adjust the rockers at idle just like you would with a flat tappet hydraulic cam and you'll reduce the valve train noise level significantly, just back off each rocker nut until theres a noticeable click then SLOWLY tighten just to the point it stops clicking then add a 1/4 turn, and lock the nuts




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I may be old school,but IVE never had a problem adjusting solid lifters, that way either the difference is you use a tappet gauge inserted between the rocker and valve tip during the process and I will continue to do so with this method,simply because ITS PROVEN TO WORK, keep in mind, I set my lash with a feeler tappet gauge at engine idle speeds, by backing the rocker nut off a bit on the rocker stud until the rocker clicks and I can slide the tappet gauge between the rocker and valve tip, then tighten it at idle just to the point the clicking stops then I remove the tappet gauge
essentially the methods similar to the way I set hydraulic lifters, but on hydraulics you don,t use a feeler/tappet gauge and once the rocker nuts tightened to the point the rocker stops clicking you add an traditional 1/4 turn for pre-load ... ppets.html

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next time your looking for a feeler gauge to set valve lash clearance,
for some reason most auto parts stores don,t seem to have feeler gauges but do have (TAPPET GAUGES) ... map=27994G

standard hydraulic lifter

IT should be obvious that you'll need to pre-prime the blocks oil passages and adjust the rockers so oil flows from the rockers with the engine being pre-primed with a priming tool being used BEFORE trying to start any engine with a new cam to insure oil flow begins instantly on the engines start-up,you WON,T get oil to all lifters equally unless the engines crank & cam are spinning,(so during testing spin the engine slowly with a breaker bar or ratchet), because the oil passages feeding the lifters aligns differently at different lifts,your oil leak at the distributor base is normal, but the clearances and flow may be excessive, with a priming tool, some are not nearly to spec. ID measure the diam. of the oil pump primer and then measure the distributor base, Id bet the distributor base is larger and fits better, which reduces the potential for leakage.

those bottom two bands form a wall on the oil passage, some guys cut a rounded grove and install an O-RING so the upper band seals too the block, you don,t want to do that to the lower band simply because that's the oil flow source to the distributor /cam gear
20 psi is about normal for your typical 3/8 drill,max pressure is not nearly as important as checking flow, and for leaks where there should not be leaks, with an engine primer tool,Ive brazed a socket to the top of my oil pump primer and use the 1/2" drive air ratchet to drive it, it won,t heat up and burn up like a electric drill will.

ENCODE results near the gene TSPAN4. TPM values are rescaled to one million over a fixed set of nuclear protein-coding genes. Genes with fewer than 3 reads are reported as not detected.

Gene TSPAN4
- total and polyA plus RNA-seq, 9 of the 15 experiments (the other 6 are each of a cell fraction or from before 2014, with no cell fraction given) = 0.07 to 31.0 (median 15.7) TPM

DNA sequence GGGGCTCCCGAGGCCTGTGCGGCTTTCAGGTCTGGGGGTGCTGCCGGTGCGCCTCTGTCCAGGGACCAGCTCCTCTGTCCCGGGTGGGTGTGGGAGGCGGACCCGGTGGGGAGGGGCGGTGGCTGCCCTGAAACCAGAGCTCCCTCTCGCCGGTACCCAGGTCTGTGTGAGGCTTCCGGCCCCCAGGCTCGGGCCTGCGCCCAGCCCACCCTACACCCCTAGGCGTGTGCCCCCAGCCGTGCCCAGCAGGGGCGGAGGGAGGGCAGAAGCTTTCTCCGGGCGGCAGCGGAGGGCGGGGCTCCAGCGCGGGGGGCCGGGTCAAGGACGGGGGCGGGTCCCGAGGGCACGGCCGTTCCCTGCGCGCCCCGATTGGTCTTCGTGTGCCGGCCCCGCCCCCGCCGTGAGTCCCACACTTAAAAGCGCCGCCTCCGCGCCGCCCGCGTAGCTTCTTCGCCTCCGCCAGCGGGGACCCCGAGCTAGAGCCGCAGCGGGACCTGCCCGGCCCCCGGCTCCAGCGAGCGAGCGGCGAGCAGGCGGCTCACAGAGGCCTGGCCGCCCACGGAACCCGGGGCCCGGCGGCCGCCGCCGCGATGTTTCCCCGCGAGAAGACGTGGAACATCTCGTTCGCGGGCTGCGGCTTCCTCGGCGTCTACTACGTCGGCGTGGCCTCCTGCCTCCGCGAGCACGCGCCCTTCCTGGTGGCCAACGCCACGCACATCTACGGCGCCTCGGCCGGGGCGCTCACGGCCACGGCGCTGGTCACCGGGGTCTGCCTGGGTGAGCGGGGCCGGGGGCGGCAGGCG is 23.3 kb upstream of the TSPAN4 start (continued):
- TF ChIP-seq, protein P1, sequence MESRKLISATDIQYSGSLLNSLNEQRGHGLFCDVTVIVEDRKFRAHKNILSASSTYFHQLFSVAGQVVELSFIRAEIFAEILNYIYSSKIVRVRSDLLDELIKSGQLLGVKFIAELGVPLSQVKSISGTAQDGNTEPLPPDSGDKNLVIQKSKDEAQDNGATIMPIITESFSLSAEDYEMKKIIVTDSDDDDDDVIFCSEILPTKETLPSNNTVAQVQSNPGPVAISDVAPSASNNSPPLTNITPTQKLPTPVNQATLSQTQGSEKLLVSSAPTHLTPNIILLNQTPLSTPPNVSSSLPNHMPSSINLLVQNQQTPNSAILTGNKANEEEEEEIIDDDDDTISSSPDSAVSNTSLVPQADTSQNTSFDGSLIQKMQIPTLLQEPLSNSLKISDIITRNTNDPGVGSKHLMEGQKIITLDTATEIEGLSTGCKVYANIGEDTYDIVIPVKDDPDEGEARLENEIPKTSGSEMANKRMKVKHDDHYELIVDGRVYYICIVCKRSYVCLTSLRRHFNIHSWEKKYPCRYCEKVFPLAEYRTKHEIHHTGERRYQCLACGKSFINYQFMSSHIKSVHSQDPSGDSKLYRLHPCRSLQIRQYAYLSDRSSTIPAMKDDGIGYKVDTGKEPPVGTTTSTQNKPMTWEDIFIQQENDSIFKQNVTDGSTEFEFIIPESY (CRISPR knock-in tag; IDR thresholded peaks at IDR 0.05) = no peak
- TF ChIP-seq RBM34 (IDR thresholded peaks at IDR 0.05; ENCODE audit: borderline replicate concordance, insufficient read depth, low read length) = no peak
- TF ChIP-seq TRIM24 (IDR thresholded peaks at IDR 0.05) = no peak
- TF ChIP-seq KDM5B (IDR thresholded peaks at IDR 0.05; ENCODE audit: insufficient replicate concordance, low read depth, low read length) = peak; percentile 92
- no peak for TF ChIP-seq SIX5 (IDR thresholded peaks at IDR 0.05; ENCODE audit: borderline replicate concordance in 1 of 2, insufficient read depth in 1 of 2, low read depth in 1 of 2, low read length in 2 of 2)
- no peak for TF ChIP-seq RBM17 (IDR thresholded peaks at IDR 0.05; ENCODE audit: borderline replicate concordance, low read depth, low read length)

don,t get alarmed if you get zero pressure or flow for a few seconds,(the oil filter and passages need to fill first) that's one reason WHY your pre-priming, to get oil flow to the bearings instantly on start up , you don,t want them running without oil flow if you can prevent it even for 20 seconds
be very sure you check all the valve train clearances, having a rocker bind on a rocker stud can easily result in busted rockers or studs or bent pushrods


it should be obvious that the slot clearance in some rockers , especially with poly locks significantly limits rocker movement before clearances become an issue


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Here is what AFR says about valve lash for their heads.

"Be aware that an aluminum headed/iron block combination usually requires approximately .006 tighter lash when it is cold. An all aluminum engine could be as much as .010-.020 tighter when the motor is cold. Every motor is different, but these guidelines should get you in the ballpark."
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Staff member
one little known bit of engine trivia, the thread pitch on the rocker studs is a known value, and therefore you can use that info to get a close approximate lash clearance.

ok, HOW you ask?
if the rocker studs have a comon NF thread theres a pitch or number of threads per inch, now obviously youll need to carefully verify what the thread pitch, and the clearances are with a feeler gauge on your engine, while its not running and take into account the rocker ratio but lets assume
3/8" 24 Threads Per Inch
7/16" 20 Threads Per Inch
Threads per Inch Distance per 1/4 of a Full Turn
24 .0104”
28 .0089”
32 .0078”
36 .0068”
40 .0063”

from that you can adjust the rockers remarkably close to thier correct lash value in a similar manor to that used for hydraulic lifters , but instead of adding preload by running the rocker nut in slowly just to the point the lifter stops clicking at idle, then adding a 1/2 turn to add preload, you run the rocker in slowly at idle just to the point it stops clicking and BACK IT OUT the approximate lash distance, using the known thread pitch as a guide.
lets say the lash should be .016-.018
youve got a 3/8" stud with 24 threads per inch, with a bit of math we find that each full rotation of the rocker nut advances or reverses the nut .041 time 1.5 (or your rocker ratio),per inch, so youll get the approximate lash with backing the nut off about 2/5ths of a full turn, or a bit less than 1/2 turn but more than 3/4rs of a 1/2 turn